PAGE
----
In the city of Boston, rainbow flags are allowed to wave over city hall while Christian flags are not.
59-year-old Harold Shurtleff, director of Camp Constitution, wanted to fly the Christian flag over the building last year; the city has denied permission, prompting Shurtleff to sue.
According to LifeSiteNews, Shurtleff wanted to” fly a Christian flag with a red cross on a blue background, with white on three sides, at city hall to commemorate Christianity’s contribution to the city’s history. He had been acting on behalf of Camp Constitution, a charitable organization that promotes Christian heritage in concert with the American constitution.
“This policy and practice is consistent with well-established First Amendment jurisprudence prohibiting a local government ‘respecting an establishment of religion,’” Boston property management commissioner Gregory Rooney told Shurtleff in an email. “This policy and practice is also consistent with City’s legal authority to choose how a limited government resource, like the City Hall flagpoles, is used.”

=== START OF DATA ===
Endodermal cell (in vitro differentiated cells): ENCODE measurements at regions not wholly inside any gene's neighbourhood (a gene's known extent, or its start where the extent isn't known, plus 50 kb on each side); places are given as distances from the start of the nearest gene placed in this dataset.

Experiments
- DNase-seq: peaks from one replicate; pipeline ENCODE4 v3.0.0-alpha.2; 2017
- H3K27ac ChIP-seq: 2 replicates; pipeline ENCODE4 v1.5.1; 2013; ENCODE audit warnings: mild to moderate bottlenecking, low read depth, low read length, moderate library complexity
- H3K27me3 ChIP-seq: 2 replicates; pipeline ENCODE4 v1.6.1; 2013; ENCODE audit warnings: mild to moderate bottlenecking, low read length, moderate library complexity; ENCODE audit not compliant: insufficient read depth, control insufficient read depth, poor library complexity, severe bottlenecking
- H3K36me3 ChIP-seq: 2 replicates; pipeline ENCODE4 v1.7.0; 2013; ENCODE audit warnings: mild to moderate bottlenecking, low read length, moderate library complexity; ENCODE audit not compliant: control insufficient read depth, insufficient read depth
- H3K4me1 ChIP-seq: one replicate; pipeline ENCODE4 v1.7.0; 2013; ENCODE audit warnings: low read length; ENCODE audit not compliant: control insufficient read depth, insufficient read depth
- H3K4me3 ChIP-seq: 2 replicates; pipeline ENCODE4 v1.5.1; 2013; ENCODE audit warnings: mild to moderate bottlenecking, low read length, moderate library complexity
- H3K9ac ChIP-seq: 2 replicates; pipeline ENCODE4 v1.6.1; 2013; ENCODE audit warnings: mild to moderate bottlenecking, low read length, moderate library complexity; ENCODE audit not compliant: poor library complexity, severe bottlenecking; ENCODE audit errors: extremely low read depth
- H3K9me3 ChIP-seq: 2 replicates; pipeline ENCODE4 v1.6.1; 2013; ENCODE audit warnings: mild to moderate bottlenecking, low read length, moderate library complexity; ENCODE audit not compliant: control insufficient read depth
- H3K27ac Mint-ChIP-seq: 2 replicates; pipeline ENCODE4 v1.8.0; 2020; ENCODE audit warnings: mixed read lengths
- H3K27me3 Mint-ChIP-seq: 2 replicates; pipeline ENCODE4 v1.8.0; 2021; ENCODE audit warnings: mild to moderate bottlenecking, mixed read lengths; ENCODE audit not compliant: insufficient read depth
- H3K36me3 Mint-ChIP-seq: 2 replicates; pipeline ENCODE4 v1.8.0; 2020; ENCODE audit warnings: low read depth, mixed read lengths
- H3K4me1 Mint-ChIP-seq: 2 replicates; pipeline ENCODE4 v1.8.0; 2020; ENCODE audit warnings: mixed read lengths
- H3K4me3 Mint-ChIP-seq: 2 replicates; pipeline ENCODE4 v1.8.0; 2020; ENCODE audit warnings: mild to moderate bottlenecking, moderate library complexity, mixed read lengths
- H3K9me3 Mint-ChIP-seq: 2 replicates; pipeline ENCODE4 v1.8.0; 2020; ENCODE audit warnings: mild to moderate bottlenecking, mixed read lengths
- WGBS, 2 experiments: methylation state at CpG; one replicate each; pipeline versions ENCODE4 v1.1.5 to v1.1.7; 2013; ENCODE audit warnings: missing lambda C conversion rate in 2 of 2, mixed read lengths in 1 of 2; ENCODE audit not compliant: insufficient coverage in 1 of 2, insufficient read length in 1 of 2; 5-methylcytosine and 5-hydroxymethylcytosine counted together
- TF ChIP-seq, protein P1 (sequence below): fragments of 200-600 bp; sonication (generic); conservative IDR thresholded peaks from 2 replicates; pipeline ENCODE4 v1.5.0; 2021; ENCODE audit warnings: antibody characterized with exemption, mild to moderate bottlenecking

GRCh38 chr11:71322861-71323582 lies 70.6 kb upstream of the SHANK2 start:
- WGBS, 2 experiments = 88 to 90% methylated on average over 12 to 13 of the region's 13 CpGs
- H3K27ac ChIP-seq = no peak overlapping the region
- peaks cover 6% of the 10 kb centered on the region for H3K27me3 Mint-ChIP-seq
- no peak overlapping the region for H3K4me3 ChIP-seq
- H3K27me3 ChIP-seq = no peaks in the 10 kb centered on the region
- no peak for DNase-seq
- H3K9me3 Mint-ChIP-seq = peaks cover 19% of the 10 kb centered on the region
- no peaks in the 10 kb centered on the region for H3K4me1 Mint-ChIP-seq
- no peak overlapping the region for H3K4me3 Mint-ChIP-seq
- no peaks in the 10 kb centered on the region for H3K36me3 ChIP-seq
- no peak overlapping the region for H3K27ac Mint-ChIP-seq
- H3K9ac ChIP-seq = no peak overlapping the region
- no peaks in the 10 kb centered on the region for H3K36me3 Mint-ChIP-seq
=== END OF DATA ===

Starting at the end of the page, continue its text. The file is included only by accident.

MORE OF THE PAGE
In Shurtleff’s lawsuit, he alleges that Boston’s policy discriminates against religious groups while treating secular flags differently. It also alleges the city does not apply restrictions to city symbols, such as the city seal, which has the Latin inscription meaning “God be with us as he was with our fathers.”
As noted by LifeSiteNews, English Puritans founded Boston and created their flagship institution: Harvard. The Massachusetts Constitution references God multiple times and extols the “right as well as the duty of all men in society, publicly, and at stated seasons to worship the Supreme Being, the great Creator and Preserver of the universe.”
When it comes to the rainbow flag, however, Boston officials have no qualms about that. In fact, the City of Boston’s official Twitter account boasted about it during LGBT pride month:
The city has also flown the blue, pink, and white transgender flag.